Lighthouse Story

“Cove Island: A Father’s Choice”

It was December 7, 1860. Keeper David McBeath was pacing the shoreline transfixed by the 20- foot sailboat rocking in the heavy swells. The night before he had made his decision – he and his family must leave Cove Island. The sharp crunch of the snow under his feet was nearly lost under the sound of the waves crashing against the frozen shore. Dense clouds rushed over the horizon pushed by biting winds. He turned at the sound of his children’s voices and looked back at the house.

On the front stoop, his wife, Mary Jane, was holding the baby and wrapping a scarf around young Margaret. Their other five children huddled around their mother’s skirt. They were subdued. David and Mary Jane had rationed their food for weeks. Now only dirt was left on the root cellar floor. The urgent letter sent by ship a month ago had been ignored by the Department of Public Works. Twice he had sailed into the shipping lane to flag down other ships. No response. He was desperate for food and supplies for his large family. Winter had them in its clutches, and they would soon be made prisoners by the encroaching ice.

The children began to walk down the path; the youngest moving stiffly under layers of heavy clothing. Turning away from their bright faces McBeath scanned the churning water beyond Flower Pot Island and then began arranging the sail. It was sixty miles to Lion’s Head with only a sail and oar to get them there. Was it the right decision?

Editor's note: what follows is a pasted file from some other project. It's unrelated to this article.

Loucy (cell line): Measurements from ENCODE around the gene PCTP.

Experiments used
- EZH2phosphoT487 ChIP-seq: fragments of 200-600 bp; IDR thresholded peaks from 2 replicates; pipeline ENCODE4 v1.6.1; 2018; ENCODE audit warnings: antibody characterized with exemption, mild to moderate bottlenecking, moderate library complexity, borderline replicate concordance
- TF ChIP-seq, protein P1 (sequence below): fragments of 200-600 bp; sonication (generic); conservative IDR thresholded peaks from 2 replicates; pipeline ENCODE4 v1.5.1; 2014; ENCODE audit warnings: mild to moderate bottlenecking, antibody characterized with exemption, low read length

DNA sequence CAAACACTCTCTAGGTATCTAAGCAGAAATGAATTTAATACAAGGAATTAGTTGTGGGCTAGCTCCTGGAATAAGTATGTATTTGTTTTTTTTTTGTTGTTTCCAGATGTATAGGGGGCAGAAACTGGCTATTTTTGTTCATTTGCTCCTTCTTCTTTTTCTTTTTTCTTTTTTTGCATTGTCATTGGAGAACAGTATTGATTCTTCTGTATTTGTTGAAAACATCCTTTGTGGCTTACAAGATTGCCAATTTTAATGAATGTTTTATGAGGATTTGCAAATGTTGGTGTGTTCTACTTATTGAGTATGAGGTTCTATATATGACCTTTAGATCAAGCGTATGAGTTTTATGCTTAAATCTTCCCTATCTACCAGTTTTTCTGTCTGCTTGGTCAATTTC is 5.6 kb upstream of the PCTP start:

What McBeath didn’t know…

The Ontonagan had arrived at Collingwood December 1 and immediately passed McBeath’s desperate message to the collector of customs, John McWatt.

McWatt sent a telegram to the headquarters of the Department of Public Works in Quebec City:

“the lighthouse-keeper Isle of Coves has no supplies for Winter – himself and family will starve. Shall the Rescue take his supplies – No other boat going there”.

When the Hunter arrived in port, it too passed on McBeathe’s message. As telegrams fired back and forth between officials, McBeath’s usual supplier took it upon himself to convince a fishing schooner to make the delivery. But the customs officer, McWatt had picked a different boat, the steamer Rescue. All captains in the harbour agreed with this choice – no other could do it. There was one problem – the Rescue had not yet returned from the Sault.

There was an anxious buzz among the sailors. The harbour was freezing and many ships, including the American Ontonagan were already ice-bound. Then the schooner loaded with McBeath’s provisions became frozen in and her captain demanded that McWatt pay for the freight. The customs collector refused as he had never requested the schooner take the provisions in the first place. Tension mounted. If the Rescue did not soon arrive he, McWatt, would have the death of the McBeath family on his head.

Nearly a week had passed since the Ontonagon first delivered word from McBeath. Finally the steamer Rescue was spotted pushing her way through heavy seas. No doubt her Captain was relieved to have reached port safely. He could not have been pleased when McWatt related the dire situation on the Isle of Coves. It was storming, his insurance was cut off, and the lake was beginning to freeze. Nevertheless Captain James Dick agreed. He spent a full day loading fuel, and then set off with his brother, Thomas Dick, another experienced lake captain. On their arrival, the final report states, the McBeath family “were found about to commit themselves to the Lake upon a very insecure Raft, in the midst of the Storm.” The Rescue battled back to Collingwood and was safely laid up for the winter.

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